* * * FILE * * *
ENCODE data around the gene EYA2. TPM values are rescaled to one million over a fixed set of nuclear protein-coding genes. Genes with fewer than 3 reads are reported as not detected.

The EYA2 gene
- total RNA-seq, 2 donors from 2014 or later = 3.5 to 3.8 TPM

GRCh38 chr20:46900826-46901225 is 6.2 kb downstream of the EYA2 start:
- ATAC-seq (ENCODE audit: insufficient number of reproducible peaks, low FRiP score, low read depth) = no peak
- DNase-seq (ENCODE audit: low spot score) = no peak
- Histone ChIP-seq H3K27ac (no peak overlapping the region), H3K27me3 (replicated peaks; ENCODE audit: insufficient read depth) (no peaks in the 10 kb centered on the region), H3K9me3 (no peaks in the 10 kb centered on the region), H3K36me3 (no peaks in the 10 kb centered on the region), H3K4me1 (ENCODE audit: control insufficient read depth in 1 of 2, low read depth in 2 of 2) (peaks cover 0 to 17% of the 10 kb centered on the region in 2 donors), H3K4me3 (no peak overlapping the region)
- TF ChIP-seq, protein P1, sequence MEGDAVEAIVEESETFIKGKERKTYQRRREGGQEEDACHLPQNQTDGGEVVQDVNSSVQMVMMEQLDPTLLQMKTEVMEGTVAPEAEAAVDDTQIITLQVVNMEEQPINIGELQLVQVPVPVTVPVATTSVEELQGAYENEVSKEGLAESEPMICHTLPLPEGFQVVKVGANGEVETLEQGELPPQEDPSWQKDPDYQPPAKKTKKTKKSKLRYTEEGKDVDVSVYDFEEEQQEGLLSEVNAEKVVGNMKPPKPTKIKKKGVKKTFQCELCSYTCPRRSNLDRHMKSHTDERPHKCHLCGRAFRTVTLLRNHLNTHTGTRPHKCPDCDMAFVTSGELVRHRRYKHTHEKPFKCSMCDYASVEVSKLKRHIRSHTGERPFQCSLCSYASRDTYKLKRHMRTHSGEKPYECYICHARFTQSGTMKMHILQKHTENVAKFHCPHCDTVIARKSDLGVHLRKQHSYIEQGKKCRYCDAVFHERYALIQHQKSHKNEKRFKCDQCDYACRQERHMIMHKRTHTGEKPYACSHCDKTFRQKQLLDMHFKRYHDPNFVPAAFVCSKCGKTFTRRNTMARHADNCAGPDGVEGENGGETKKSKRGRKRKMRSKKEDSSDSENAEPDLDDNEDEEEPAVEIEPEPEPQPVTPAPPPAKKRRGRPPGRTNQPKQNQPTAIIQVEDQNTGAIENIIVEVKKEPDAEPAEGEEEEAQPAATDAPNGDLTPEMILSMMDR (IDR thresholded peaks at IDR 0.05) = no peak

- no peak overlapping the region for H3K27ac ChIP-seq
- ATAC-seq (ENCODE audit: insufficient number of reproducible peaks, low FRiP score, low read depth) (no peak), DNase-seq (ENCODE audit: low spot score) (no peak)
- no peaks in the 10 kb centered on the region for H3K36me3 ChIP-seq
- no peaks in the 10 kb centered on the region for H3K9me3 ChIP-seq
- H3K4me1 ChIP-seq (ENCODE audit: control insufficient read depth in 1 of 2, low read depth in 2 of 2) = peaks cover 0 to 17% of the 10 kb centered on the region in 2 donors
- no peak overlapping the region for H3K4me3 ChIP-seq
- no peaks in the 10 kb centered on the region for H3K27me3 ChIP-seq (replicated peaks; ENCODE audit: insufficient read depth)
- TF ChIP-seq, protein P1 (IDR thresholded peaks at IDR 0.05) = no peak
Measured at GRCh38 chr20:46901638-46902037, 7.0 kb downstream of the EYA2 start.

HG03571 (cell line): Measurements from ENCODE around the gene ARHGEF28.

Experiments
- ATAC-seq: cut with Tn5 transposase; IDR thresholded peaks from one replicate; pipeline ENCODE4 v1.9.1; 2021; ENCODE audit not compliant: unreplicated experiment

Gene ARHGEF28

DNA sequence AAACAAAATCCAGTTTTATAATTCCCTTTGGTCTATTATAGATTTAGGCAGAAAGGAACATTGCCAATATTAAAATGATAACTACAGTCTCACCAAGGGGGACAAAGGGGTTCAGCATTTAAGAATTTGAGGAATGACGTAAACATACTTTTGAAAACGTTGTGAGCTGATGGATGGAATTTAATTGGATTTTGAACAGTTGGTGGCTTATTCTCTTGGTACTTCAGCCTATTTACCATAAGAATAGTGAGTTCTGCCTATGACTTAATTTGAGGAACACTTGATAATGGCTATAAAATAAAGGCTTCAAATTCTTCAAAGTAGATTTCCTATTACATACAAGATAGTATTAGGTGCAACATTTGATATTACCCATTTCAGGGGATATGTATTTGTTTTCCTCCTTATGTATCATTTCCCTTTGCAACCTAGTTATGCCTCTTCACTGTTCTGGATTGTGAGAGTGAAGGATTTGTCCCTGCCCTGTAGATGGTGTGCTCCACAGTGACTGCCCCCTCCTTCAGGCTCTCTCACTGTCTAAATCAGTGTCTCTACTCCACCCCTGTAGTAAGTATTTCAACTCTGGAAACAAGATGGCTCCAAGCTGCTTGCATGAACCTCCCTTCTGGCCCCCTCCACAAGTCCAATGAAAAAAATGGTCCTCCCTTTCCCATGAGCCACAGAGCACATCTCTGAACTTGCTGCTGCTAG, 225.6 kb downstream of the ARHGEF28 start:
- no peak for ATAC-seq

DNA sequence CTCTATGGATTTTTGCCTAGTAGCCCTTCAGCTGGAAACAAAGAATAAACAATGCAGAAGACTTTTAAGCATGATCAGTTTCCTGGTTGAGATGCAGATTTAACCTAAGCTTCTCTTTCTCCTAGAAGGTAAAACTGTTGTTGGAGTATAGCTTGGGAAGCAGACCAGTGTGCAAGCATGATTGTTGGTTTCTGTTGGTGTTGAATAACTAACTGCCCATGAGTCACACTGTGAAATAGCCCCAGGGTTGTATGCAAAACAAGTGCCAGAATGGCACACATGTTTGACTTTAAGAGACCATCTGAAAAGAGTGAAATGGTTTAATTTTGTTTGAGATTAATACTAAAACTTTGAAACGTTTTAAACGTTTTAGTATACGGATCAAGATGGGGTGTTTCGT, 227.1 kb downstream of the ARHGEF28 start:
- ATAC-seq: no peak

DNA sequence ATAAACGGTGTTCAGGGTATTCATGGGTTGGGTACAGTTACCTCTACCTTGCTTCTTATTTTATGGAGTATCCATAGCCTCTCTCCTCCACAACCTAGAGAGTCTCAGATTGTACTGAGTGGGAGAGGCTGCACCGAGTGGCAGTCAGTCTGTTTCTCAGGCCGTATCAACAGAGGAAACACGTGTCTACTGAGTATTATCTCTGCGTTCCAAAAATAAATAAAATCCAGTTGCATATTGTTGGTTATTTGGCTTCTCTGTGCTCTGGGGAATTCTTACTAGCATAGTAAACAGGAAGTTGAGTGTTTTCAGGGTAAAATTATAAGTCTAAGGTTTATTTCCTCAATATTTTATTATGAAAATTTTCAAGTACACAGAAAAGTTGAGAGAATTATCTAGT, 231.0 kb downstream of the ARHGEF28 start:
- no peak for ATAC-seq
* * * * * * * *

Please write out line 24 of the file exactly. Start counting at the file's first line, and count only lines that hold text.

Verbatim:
DNA sequence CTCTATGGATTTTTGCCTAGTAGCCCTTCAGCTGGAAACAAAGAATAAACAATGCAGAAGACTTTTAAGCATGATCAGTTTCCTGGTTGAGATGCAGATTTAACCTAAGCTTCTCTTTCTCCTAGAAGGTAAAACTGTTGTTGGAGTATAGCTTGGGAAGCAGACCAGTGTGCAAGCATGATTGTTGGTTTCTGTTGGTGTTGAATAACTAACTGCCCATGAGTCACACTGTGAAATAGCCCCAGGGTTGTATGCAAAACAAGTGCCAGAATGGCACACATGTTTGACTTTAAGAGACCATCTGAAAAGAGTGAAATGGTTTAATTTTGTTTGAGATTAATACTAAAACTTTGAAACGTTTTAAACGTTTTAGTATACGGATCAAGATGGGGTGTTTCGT, 227.1 kb downstream of the ARHGEF28 start: